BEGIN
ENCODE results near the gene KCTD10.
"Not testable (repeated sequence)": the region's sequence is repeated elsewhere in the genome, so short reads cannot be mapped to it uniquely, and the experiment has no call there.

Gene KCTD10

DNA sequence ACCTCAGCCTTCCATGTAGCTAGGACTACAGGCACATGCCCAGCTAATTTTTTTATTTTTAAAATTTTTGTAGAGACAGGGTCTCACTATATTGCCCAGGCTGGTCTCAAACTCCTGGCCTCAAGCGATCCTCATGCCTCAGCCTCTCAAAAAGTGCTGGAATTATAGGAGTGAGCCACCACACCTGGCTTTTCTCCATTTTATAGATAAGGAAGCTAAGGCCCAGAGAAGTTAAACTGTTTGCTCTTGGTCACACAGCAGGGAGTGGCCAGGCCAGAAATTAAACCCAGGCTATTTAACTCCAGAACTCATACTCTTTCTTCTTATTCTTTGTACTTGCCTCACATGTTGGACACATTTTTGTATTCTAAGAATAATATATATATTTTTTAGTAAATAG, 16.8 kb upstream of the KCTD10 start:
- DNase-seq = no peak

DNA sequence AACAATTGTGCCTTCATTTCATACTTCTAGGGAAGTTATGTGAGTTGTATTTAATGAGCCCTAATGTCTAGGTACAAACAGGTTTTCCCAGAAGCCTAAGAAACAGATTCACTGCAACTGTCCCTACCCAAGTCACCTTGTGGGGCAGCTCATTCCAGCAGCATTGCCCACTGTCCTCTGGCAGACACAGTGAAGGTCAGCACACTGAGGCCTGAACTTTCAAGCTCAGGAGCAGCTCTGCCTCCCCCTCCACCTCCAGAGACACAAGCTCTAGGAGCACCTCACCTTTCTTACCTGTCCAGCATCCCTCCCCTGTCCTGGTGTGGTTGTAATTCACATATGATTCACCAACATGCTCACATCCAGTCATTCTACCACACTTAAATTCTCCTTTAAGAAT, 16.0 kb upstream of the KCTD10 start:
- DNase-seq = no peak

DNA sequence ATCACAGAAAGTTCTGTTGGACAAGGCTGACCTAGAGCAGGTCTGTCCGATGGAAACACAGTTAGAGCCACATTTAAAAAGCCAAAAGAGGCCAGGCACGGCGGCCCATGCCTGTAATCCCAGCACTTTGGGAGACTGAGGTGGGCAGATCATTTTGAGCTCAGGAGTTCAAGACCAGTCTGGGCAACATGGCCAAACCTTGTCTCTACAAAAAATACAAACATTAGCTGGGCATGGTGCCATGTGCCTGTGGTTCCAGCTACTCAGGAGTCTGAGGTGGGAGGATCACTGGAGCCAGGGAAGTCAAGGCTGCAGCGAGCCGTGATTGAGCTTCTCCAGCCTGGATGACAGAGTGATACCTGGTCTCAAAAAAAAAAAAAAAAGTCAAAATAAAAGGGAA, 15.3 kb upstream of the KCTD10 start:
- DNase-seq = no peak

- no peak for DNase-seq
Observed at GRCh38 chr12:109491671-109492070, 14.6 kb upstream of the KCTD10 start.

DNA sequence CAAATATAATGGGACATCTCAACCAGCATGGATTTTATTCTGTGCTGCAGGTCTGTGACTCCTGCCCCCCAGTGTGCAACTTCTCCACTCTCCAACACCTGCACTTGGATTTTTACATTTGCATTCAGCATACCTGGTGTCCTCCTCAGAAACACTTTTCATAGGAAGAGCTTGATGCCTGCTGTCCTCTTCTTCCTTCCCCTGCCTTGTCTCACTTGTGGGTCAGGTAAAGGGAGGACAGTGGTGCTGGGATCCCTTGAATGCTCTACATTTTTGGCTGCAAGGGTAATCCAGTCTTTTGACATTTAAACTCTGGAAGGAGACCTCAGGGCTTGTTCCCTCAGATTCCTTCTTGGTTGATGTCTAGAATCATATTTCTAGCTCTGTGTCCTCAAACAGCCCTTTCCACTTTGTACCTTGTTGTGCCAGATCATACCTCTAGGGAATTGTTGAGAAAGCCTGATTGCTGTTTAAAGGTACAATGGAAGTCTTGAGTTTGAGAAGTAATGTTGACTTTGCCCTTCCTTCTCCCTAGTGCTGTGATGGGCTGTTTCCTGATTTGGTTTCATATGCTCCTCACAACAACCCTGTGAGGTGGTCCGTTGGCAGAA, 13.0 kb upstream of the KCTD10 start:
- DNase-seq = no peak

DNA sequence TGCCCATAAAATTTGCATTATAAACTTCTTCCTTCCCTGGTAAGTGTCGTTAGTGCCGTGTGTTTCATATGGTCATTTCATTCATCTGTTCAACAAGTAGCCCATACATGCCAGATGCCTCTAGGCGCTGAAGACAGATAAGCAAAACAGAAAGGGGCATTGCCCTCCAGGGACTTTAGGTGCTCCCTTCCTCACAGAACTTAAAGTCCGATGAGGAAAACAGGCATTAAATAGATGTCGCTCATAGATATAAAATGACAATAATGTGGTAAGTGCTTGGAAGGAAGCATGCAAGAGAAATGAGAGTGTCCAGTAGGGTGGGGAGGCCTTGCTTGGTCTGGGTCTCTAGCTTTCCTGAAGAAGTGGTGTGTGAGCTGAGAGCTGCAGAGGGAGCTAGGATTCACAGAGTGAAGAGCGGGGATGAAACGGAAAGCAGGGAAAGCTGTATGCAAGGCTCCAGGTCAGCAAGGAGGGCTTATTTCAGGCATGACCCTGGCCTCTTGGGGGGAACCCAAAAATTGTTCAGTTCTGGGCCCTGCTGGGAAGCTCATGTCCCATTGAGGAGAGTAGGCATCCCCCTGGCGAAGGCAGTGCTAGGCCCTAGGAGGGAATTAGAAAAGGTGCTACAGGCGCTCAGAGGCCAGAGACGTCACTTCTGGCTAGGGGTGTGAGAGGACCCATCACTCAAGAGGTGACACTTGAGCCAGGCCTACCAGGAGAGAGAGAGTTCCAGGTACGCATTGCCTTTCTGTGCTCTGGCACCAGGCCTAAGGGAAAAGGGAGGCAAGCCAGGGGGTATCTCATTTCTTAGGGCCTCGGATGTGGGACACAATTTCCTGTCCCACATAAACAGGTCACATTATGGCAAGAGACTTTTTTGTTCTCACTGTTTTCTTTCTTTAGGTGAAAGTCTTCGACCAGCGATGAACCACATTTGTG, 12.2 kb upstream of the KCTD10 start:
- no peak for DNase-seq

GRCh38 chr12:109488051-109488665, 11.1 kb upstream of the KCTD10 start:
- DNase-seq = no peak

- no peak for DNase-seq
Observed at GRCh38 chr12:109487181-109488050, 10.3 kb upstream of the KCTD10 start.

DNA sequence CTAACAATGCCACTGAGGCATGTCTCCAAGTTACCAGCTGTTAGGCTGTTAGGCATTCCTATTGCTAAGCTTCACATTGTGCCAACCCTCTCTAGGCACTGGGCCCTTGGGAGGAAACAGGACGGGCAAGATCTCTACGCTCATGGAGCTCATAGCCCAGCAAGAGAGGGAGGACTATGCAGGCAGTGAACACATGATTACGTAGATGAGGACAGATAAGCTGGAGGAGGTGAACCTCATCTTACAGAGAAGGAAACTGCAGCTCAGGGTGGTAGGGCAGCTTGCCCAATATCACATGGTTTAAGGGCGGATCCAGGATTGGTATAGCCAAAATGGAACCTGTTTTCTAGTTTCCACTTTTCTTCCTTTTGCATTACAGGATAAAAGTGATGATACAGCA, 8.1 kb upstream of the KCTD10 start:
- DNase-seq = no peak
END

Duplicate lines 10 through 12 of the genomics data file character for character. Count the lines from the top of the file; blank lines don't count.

- no peak for DNase-seq
Observed at GRCh38 chr12:109491671-109492070, 14.6 kb upstream of the KCTD10 start.

DNA sequence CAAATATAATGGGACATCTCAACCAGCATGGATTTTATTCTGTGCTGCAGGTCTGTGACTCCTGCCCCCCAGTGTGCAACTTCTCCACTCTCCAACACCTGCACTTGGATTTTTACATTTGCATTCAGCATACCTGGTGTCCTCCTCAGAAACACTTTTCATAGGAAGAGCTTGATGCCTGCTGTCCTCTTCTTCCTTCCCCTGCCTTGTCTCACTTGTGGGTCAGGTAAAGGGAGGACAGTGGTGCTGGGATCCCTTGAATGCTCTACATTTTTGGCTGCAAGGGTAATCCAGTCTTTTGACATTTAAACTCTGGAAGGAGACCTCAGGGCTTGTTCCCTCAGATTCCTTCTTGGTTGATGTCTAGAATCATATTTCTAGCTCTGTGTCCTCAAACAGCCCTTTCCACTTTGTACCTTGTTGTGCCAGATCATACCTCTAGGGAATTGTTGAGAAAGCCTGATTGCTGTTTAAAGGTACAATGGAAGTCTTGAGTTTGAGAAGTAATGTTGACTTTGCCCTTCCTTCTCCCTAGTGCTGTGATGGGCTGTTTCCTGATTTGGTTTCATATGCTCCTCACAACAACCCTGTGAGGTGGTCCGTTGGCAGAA, 13.0 kb upstream of the KCTD10 start: